26. ৴߸ॲཧʢڧ౓ߍਖ਼ɾϊΠζআڈɾetcʣ 22 || σʔλϑΥʔϚοτͷඪ४Խ • Ϗοάσʔλʹ଱͑ΔεέʔϥϒϧͳϑΥʔϚοτʢxarray, dask, ...ʣ https://www.safe.nrao.edu/wiki/pub/Software/CASA/CASAUsersCommittee2020/2020_CUC_ngCASA_CNGI.pdf ngCASA

    / CNGIʹ͓͚ΔϑΥʔϚοτͷมԽʢ༧ఆʣ MS/Image middleware, analysis and parallelization control • ngCASA is a collection of functions that implement flagging, calibration, imaging and plotting through the CNGI building blocks • Pipeline, CARTA, PlotMS, Interactive Control are applications built for specific purpo that use ngCASA / CNGI building blocks UI૚ͷ෼཭ʢޙड़ʣ
  27. ৴߸ॲཧʢڧ౓ߍਖ਼ɾϊΠζআڈɾetcʣ 23 || ٻΊΒΕΔϦμΫγϣϯɾղੳͷϦΞϧλΠϜੑ • େؾআڈɾఱମݕग़Λʢ४ʣϦΞϧλΠϜͰߦ͍ɺඞཁͳσʔλ͚ͩ࢒͢ || ྫɿεύʔεϞσϦϯάΛར༻ͨ͠େؾʔఱମ৴߸෼཭ • ఱମݕग़ɾσʔλѹॖʹ༗ޮͳ͚ͩͰͳ͘ɺ؍ଌײ౓ͷվળ΋Ռͨ͢

    = + + + + = PSW؍ଌσʔλ େؾ์ࣹ ఱମ৴߸ ϊΠζ Taniguchi et al. 2021 Zhou & Tao 2011 time freq.
  28. Table of contents 24 || σʔλՊֶͱఱจֶ • σʔλՊֶͱ͸Կ͔ʁ • σʔλՊֶͰԿ͕Ͱ͖ΔʢΑ͏ʹͳͬͨʣͷ͔ʁ

    || σʔλՊֶͱ୯Ұڸ૷ஔ։ൃ • σʔλՊֶ͸ఱจ૷ஔ։ൃʹͳͥඞཁ͔ʁ • σʔλՊֶΛԠ༻͢ΔͷʹԿ͕ඞཁ͔ʁ || ࣍ੈ୅αϒϛϦ೾୯Ұڸ΁ͷԠ༻ • Ϟσϧέʔεɿେؾআڈ΁ͷσʔλՊֶͷԠ༻ • ి೾ఱจֶίϛϡχςΟͱͯ͠ͷ՝୊ || ·ͱΊ
  29. ޿ଳҬɾ޿ࢹ໺Խʹଈͨ͠େؾϞσϦϯάͷෆࡏ 25 • ʢαϒʣϛϦ೾Ͱ͸େؾ์ࣹʢओʹਫৠؾʣʹΑΓఱମ৴߸͕ݮਰ • ONʔOFFΛަޓʹ؍ଌ͢ΔϙδγϣϯεΠονʢPSWʣͷ໰୊఺ • ೤ࡶԻΛؚΉσʔλಉ࢜ͷݮࢉͰϊΠζϨϕϧ͕√2ഒѱԽʢ ʣ •

    ࣌ؒతɾۭؒతʹҟͳΔେؾ੒෼ͷݮࢉʹΑΔϕʔεϥΠϯͷ͏ͶΓ • OFF఺؍ଌʹΑΔఱମ؍ଌޮ཰ͷ௿͞ʢON఺؍ଌ࣌ؒ͸૯؍ଌ࣌ؒͷ൒෼ҎԼʣ σ ∼ 2 T sys / Δν t on T sky (ν) = T⋆ a (ν) η atm (ν, t) + T atm [1 − η atm (ν, t)] observable want to get atm. transmission (must be removed) → Intensity frequency atmosphere + signal (ON) Intensity only atmosphere (OFF) frequency astronomical signal Intensity frequency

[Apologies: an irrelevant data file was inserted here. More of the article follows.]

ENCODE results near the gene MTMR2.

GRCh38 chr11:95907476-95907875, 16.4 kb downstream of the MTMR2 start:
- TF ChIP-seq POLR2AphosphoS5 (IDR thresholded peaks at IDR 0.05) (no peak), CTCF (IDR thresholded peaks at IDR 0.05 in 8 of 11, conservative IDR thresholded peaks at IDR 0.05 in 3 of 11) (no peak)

30. σʔλՊֶͷେؾϞσϦϯάख๏΁ͷԠ༻ 26 || ཁૉٕज़1: ߴස౓ʢ> 1 Hzʣ͔ͭ࿈ଓతͳ࣌ܥྻ෼ޫσʔλͷऔಘ • యܕతʹ< 1

    HzͰ࣌ؒมಈ͢Δେؾ์ࣹΛ׬શʹʢφΠΩετʣαϯϓϦϯά͢Δ || ཁૉٕज़2: ఱମ৴߸ʢًઢεϖΫτϧʣͷมௐʢen: modulationʣ • ఱମ৴߸͕σʔλ্Ͱ࿈ଓతʢ૬ؔʣʹͳΒͳ͍Α͏ʹ؍ଌํ๏Λ޻෉͢Δ || ཁૉٕज़3: ౷ܭతख๏ʹΑΔେؾɾఱମ৴߸ͷ෼཭ʢen: decompositionʣ • ݪཧతʹ√2ഒͷϊΠζϨϕϧͷѱԽͳ͠ʹେؾ੒෼ͷਪఆ͕Մೳ Freq. channels Observation time ON OFF ON OFF ON OFF OFF Continuous time-series spectra (proposed)
  31. σʔλՊֶͷେؾϞσϦϯάख๏΁ͷԠ༻ 26 || ཁૉٕज़1: ߴස౓ʢ> 1 Hzʣ͔ͭ࿈ଓతͳ࣌ܥྻ෼ޫσʔλͷऔಘ • యܕతʹ< 1

    HzͰ࣌ؒมಈ͢Δେؾ์ࣹΛ׬શʹʢφΠΩετʣαϯϓϦϯά͢Δ || ཁૉٕज़2: ఱମ৴߸ʢًઢεϖΫτϧʣͷมௐʢen: modulationʣ • ఱମ৴߸͕σʔλ্Ͱ࿈ଓతʢ૬ؔʣʹͳΒͳ͍Α͏ʹ؍ଌํ๏Λ޻෉͢Δ || ཁૉٕज़3: ౷ܭతख๏ʹΑΔେؾɾఱମ৴߸ͷ෼཭ʢen: decompositionʣ • ݪཧతʹ√2ഒͷϊΠζϨϕϧͷѱԽͳ͠ʹେؾ੒෼ͷਪఆ͕Մೳ Freq. channels Observation time ON OFF ON OFF ON OFF OFF Continuous time-series spectra (proposed) Position switching (PSW) spectra (conventional)
  32. σʔλՊֶͷେؾϞσϦϯάख๏΁ͷԠ༻ 26 || ཁૉٕज़1: ߴස౓ʢ> 1 Hzʣ͔ͭ࿈ଓతͳ࣌ܥྻ෼ޫσʔλͷऔಘ • యܕతʹ< 1

    HzͰ࣌ؒมಈ͢Δେؾ์ࣹΛ׬શʹʢφΠΩετʣαϯϓϦϯά͢Δ || ཁૉٕज़2: ఱମ৴߸ʢًઢεϖΫτϧʣͷมௐʢen: modulationʣ • ఱମ৴߸͕σʔλ্Ͱ࿈ଓతʢ૬ؔʣʹͳΒͳ͍Α͏ʹ؍ଌํ๏Λ޻෉͢Δ || ཁૉٕज़3: ౷ܭతख๏ʹΑΔେؾɾఱମ৴߸ͷ෼཭ʢen: decompositionʣ • ݪཧతʹ√2ഒͷϊΠζϨϕϧͷѱԽͳ͠ʹେؾ੒෼ͷਪఆ͕Մೳ Freq. channels Observation time ON OFF ON OFF ON OFF OFF Continuous time-series spectra (proposed)